Judge Darling’s letter about St. Ivo, the patron saint of lawyers (May 2005), brought back memories.
In 1994 on a vacation trip, we happened into Treguier, France, totally unaware of St. Ivo. I found that Treguier has a celebration on May 19 of each year. Apparently they have a procession of lawyers and judges from all over the world, about 1,000 or more, in honor of St. Ivo, also called St. Ives and St. Yves. It is called a pilgrimage seeking a "pardon."
I went over to the cathedral, knocked on the door, tried the door and it was locked, so I got no pardon.
It is a beautiful area for a CLE on May 19 of next year.
Richard F. Deich
I found Ira Zarov’s article ("Why Be Professional," May 2005) disturbing, not because I disagree with his advocacy of civility (which he labels professionalism) in the practice of law, but because I think he is confusing two concepts. Civility and professionalism are not the same thing. Civility works in all endeavors (except, possibly, commercial wrestling). Professionalism is unique to each profession.
I start with my definition of a profession (excluding at the outset any discussion beginning with, "the oldest * * *"). The Oregon Supreme Court explained the term in State ex rel Sisemore v. St’d Opt’l Co., 182 Or 452, 458-459 (1947). It said:
A profession has been defined as: "A vocation in which a professed knowledge of some department of learning or science is used in its application to the affairs of others or in the practice of an art founded upon it." Oxford English Dictionary. Another definition is: "…a vocation founded upon prolonged and specialized intellectual training which enables a particular service to be rendered." Encyc. Soc. Sci., vol. XII, p. 478. "…[T]he principal difference between the situation in ancient and mediaeval times was that in the latter the teachers, administrators, lawyers and physicians had received prolonged formal training and constituted a class apart; and it is this characteristic, the possession of an intellectual technique acquired by special training, which can be applied to some sphere of everyday life, that forms the distinguishing mark of a profession…"1 Encyc. Soc. Sci., vol. XII. D. 476."
What sets lawyers apart and makes our profession useful to the rest of society is not that we behave civilly toward one another. It is that civilized society depends upon the existence of rules governing the relationships among people, and we have been trained in both the rules and the processes for implementing them.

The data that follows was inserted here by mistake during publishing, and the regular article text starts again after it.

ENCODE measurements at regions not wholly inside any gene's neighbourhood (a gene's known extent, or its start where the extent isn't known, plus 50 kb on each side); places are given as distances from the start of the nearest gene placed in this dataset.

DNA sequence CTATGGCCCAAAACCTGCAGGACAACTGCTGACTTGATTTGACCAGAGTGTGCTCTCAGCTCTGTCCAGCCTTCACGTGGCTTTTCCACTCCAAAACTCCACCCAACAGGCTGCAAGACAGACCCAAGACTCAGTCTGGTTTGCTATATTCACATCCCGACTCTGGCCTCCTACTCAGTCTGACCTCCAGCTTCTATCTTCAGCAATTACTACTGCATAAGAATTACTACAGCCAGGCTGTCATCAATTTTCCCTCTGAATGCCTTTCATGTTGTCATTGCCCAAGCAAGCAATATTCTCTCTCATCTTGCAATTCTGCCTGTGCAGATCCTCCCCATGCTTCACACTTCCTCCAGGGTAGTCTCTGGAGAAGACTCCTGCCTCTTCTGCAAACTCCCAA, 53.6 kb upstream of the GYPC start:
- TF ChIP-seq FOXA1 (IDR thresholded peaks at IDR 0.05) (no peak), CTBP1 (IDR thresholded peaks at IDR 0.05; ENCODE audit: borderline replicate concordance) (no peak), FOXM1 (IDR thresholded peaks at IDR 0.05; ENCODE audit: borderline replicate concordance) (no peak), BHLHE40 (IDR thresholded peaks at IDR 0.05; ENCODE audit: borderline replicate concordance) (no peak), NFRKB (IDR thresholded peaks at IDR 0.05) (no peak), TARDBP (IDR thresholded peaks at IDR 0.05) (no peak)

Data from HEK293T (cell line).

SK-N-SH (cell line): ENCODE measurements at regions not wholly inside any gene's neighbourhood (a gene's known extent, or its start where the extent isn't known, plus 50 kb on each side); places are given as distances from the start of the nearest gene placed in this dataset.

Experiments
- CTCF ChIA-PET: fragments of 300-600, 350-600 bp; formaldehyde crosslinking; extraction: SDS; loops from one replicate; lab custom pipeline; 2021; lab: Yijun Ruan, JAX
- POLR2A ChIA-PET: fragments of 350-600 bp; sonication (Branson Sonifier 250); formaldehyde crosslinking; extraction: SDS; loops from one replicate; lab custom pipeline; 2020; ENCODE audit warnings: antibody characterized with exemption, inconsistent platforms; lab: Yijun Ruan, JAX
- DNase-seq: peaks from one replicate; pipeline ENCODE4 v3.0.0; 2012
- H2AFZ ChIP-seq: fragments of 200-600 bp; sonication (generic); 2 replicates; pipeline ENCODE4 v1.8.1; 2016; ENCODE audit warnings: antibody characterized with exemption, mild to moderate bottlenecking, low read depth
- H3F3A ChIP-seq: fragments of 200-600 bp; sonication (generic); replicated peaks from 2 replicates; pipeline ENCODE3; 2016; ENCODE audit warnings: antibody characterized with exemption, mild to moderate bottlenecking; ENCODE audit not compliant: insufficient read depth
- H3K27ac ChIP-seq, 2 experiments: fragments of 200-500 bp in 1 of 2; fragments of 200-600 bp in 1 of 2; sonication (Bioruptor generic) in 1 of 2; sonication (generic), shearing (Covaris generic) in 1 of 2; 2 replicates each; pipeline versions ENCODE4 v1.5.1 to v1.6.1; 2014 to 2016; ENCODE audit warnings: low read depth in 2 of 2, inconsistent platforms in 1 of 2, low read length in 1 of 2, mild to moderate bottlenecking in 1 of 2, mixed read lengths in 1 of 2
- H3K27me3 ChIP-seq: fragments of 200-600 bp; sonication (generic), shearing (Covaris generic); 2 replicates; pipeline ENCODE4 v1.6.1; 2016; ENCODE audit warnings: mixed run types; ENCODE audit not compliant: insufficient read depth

In practical terms that means that professionalism for attorneys is not invariably imposing upon others what we or our clients want at the moment, but knowing or learning the applicable law and assisting our clients in conforming to it.
When I hire a professional architect I don’t expect him or her to implement the whims of my design ideas to build a home that is unsafe for my family. I expect the architect to be bound by professional standards learned in a lengthy education to prevent that. I expect my physician to provide medical care in accordance with the Hippocratic Oath and an even lengthier education.
So why should someone come to an attorney and expect to impose upon the attorney not the obligation of a result in accord with the law, but the obligation of winning? Unfortunately all too often it is because that is the standard we set for ourselves.
If we as a profession share a common standard — resolving disputes in accordance with the law and otherwise helping our clients meet the requirements of the law — it is difficult for us not to be civil to one another. It is also far easier for us to assist our clients in resolving disputes if we adhere to that standard. If we as a profession are about nothing but winning, then our civility will inevitably match that of the commercial wrestlers I mentioned at the outset. You will notice, I did not say professional wrestlers.